Small office / Home office
Transient storage offers extra protection
There's a lot going on when you use your computer, and most of it occurs without your knowledge. All the background stuff ...e hard-drive...
McClatchy-Tribune News Service
There's a lot going on when you use your computer, and most of it occurs without your knowledge.
All the background stuff — the hard-drive access, the housekeeping functions that endeavor to keep everything running smoothly — all of that happens beneath the surface, and thank goodness for that.
You really don't need to know when the registry is being changed, for example. You don't need to know anything about these things to productively use the machine.
But being completely oblivious to these internal functions can also be a recipe for disaster. You need to perform some preventative maintenance to help keep things running smoothly.
Anti-virus, anti-spyware and firewall products are the most popular in the software-protection category. But there are other products that try to protect by using alternative methods, and I'm gratified to see them.
The bad guys are always trying to find methods of defeating the mainstream protection products, so it never hurts to supplement them with an additional layer of protection, especially if that layer is something painless.
I recently came across something called Sandboxie. Although the idea behind it is simple, sometimes it's the simple ideas that can be the most effective.
When you run any program on your computer, data flows between your computer's memory and its hard drive, which stores everything.
The problems begin to happen when something malicious gets written to the hard drive. Sandboxie is a small utility that tries to prevent that from happening.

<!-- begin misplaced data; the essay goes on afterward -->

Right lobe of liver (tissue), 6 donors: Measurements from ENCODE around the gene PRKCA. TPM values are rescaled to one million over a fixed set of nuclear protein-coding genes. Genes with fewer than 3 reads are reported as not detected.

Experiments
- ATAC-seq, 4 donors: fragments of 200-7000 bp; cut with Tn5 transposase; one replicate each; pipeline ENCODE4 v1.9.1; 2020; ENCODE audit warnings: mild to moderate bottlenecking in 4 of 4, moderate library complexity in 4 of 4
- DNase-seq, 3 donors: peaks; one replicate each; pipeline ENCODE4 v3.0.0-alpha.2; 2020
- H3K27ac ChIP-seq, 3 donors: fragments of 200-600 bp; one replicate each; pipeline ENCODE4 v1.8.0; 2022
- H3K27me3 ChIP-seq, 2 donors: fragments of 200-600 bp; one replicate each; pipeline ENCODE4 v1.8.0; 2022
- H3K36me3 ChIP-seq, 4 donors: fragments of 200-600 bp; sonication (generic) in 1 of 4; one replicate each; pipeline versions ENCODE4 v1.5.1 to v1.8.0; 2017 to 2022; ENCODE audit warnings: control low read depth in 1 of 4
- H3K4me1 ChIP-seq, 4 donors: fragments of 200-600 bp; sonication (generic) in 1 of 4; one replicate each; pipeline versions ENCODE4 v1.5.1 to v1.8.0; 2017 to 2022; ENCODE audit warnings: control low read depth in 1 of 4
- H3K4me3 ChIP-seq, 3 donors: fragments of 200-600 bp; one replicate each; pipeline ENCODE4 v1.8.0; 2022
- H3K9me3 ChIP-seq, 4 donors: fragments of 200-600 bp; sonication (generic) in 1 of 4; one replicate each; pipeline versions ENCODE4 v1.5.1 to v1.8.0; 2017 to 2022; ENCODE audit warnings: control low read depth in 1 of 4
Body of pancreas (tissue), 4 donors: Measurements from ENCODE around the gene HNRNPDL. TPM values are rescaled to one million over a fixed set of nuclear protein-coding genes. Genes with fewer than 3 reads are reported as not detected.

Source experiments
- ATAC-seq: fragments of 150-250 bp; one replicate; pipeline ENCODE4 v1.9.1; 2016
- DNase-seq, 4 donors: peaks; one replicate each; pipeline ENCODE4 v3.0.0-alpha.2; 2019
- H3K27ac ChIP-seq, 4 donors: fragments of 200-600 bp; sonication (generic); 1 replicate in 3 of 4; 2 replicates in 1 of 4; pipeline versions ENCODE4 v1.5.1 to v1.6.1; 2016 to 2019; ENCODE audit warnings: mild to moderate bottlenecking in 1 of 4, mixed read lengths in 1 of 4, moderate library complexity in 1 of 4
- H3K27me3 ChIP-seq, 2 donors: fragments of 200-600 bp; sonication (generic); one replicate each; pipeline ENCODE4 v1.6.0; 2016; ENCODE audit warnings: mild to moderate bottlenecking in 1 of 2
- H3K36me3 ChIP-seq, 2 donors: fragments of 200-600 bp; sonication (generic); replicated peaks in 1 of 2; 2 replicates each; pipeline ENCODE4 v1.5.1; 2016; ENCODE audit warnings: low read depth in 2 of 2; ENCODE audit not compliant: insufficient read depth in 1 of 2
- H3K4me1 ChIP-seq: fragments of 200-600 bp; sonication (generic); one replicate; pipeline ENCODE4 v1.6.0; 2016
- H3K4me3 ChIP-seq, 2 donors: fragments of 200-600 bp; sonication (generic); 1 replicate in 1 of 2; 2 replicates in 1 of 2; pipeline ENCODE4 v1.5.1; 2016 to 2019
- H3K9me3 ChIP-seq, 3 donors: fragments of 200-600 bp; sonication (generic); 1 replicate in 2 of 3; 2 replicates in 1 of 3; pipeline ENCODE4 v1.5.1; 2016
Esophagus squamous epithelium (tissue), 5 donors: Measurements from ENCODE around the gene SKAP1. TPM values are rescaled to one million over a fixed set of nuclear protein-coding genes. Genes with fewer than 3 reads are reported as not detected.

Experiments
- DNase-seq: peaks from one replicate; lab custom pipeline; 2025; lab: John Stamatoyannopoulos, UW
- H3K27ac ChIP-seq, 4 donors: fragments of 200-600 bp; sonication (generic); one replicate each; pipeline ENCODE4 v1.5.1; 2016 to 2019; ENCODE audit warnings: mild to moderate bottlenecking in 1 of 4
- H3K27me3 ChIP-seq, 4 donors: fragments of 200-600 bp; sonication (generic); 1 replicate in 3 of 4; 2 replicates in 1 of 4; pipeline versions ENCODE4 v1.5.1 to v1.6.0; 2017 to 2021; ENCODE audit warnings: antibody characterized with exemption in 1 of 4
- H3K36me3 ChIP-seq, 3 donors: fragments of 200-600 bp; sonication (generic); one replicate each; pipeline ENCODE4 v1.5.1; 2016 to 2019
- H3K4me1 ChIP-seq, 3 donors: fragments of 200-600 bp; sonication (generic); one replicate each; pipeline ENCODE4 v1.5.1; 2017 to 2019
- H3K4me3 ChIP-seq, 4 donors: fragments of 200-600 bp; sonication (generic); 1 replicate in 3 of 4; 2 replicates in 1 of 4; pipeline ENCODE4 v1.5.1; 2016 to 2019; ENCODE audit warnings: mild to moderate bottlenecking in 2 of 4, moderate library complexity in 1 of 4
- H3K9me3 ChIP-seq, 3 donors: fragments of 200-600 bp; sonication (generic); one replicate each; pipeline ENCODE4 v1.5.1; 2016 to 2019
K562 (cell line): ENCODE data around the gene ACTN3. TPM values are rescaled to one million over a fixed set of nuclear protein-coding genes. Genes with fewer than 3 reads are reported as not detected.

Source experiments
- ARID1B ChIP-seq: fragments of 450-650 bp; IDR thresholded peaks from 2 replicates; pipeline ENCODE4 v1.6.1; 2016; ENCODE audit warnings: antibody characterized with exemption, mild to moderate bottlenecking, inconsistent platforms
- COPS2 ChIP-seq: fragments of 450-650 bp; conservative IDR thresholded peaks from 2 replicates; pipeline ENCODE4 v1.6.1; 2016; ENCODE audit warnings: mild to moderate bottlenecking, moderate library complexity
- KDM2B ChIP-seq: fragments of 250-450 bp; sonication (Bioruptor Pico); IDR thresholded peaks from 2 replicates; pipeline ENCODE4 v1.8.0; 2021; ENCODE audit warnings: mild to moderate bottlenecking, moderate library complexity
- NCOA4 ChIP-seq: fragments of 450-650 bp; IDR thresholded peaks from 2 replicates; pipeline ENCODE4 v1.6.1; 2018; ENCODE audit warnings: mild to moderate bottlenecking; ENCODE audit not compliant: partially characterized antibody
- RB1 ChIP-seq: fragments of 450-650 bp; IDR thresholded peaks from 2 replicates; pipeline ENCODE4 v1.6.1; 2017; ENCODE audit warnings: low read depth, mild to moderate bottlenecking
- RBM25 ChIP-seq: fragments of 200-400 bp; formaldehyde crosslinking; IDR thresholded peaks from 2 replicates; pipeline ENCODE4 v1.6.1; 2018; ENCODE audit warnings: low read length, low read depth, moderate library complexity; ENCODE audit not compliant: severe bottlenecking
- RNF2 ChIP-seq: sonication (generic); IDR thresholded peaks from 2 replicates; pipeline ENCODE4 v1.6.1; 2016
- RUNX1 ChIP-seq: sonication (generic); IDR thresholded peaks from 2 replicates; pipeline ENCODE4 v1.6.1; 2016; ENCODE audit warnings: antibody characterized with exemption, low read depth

The metaphor it uses is that of a sandbox. The idea is that instead of letting an application read and write directly to your hard drive, it reads and writes everything that's happening to a temporary holding area, or sandbox.
As the application runs, it may read needed information directly from the hard drive, but it will never write to it.
The idea is that when you first install something new, you try it out using the sandbox. If something goes wrong or something bad happens, the transient nature of the sandbox will allow you to throw out everything that was in it.
When that happens, your computer is restored to its condition before you installed the new product.
This is not a perfect solution. Sometimes infections may not make themselves known for a long time, if ever.
If you don't know that your computer has been turned into a zombie, for example, you won't know to throw out the sandbox in the first place.
Still, the concept has merit for certain scenarios.
A good example would be letting a friend use your computer for a while. You want to ensure that whatever he does with it, you can put it back the way it was by throwing out his sandbox. Makes sense to me.
Give Sandboxie a try, especially because it's free. If you like it, you can register the program for $25 and you'll get a lifetime registration that brings some additional abilities.
These include being able to just sandbox specific programs rather than the whole computer, as well as running multiple sandboxes instead of just one.
Sandboxie works only with Windows and is available for download at www.sandboxie.com.
Sam and Sara Lucchese create handmade pasta out of their kitchen-garage adjacent to their Ballard home. Here, they illustrate the final steps in making pappardelle pasta.